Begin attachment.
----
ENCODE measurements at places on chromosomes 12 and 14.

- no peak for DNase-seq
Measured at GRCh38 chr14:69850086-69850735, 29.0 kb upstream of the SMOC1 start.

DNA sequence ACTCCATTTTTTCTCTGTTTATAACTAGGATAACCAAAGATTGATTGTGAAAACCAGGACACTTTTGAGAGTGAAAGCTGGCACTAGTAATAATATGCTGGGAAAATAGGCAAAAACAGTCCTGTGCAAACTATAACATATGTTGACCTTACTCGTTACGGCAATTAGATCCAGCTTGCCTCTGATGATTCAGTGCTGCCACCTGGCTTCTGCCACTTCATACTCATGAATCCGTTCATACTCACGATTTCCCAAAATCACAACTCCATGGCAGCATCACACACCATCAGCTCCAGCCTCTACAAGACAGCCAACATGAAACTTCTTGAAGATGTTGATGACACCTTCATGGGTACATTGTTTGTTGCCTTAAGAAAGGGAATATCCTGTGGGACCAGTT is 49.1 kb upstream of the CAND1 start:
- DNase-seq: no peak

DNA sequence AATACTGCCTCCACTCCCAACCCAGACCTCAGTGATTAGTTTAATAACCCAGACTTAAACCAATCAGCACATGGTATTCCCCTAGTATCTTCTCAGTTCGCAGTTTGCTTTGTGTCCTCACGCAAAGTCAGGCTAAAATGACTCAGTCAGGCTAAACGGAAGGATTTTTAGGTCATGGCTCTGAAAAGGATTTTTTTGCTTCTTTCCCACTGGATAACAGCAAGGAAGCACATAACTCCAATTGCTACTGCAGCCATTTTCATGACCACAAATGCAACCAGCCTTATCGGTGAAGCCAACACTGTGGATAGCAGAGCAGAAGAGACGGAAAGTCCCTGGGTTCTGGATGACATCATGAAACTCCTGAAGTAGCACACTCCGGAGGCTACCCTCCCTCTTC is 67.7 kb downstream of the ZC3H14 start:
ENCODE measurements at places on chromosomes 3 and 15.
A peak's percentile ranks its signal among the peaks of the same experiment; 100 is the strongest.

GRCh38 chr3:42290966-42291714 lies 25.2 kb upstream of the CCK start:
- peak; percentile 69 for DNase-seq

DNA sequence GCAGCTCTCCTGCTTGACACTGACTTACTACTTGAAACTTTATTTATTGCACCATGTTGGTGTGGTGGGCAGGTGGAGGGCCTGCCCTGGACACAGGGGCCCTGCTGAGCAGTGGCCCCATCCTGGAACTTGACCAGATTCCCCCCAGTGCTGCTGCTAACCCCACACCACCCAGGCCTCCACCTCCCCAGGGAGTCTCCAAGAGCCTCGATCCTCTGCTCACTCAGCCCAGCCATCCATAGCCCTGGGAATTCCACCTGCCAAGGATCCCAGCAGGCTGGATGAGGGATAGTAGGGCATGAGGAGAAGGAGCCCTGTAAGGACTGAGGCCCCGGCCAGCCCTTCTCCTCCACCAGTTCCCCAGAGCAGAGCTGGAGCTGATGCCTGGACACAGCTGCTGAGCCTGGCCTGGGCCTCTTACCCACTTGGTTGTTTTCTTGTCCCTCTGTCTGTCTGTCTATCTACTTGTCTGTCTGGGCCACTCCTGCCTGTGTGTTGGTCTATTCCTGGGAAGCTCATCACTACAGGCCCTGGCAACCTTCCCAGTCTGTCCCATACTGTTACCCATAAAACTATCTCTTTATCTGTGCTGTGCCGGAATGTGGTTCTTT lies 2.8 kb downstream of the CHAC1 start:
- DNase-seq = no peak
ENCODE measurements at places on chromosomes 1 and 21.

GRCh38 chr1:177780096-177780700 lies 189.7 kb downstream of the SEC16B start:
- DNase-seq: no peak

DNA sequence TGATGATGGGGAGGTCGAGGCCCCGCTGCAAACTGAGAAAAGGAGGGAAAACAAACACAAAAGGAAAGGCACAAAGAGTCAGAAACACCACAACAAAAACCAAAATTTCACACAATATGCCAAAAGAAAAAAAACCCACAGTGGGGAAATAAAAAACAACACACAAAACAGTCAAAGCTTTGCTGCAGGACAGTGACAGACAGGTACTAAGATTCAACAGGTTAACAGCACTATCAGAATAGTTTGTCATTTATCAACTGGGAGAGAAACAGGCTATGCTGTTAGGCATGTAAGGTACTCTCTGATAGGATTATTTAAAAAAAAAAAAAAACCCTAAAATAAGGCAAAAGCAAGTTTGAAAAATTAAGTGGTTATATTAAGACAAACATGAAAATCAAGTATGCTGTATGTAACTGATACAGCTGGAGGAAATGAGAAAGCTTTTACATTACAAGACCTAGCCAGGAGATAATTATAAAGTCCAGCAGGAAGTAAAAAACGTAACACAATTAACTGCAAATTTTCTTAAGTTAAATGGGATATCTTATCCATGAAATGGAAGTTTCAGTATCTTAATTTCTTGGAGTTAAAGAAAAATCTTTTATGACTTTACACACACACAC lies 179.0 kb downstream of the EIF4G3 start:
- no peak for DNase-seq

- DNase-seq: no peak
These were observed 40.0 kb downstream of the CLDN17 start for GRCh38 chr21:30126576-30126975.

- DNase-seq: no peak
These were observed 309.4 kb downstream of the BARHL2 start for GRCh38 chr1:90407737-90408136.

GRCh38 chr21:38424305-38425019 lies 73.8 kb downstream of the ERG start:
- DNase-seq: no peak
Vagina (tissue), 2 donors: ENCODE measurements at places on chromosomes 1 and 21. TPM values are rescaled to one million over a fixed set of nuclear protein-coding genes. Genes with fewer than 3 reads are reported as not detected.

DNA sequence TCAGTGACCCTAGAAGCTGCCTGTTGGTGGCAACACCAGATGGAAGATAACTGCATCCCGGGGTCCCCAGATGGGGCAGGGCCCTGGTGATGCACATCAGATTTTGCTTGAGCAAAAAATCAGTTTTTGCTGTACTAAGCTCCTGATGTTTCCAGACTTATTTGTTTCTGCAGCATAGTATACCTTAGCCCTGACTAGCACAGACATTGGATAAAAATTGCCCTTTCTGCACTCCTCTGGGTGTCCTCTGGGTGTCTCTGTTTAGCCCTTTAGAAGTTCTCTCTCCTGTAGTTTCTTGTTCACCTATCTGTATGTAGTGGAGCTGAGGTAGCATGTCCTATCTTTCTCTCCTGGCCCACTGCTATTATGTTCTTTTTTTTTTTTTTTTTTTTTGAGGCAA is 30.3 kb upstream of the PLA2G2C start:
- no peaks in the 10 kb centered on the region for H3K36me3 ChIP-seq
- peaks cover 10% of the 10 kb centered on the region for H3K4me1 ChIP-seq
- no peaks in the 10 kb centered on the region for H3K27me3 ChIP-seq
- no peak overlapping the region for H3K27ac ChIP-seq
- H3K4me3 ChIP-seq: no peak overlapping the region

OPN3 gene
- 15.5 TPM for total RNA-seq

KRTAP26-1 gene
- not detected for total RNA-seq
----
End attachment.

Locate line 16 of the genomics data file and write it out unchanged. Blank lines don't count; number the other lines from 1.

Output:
DNA sequence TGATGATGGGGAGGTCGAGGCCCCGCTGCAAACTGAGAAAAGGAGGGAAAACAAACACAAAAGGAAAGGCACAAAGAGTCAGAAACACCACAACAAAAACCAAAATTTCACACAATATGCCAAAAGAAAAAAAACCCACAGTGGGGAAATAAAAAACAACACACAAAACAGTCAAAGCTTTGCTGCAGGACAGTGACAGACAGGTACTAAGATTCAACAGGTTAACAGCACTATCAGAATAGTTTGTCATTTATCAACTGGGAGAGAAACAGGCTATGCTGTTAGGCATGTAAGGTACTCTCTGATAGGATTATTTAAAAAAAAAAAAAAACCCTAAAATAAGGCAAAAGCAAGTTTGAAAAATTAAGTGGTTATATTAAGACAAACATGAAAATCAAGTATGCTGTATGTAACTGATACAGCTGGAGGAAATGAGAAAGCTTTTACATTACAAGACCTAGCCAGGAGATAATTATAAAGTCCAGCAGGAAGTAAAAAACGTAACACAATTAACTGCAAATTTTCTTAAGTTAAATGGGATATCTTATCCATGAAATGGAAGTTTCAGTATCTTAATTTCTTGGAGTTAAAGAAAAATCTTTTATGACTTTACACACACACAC lies 179.0 kb downstream of the EIF4G3 start: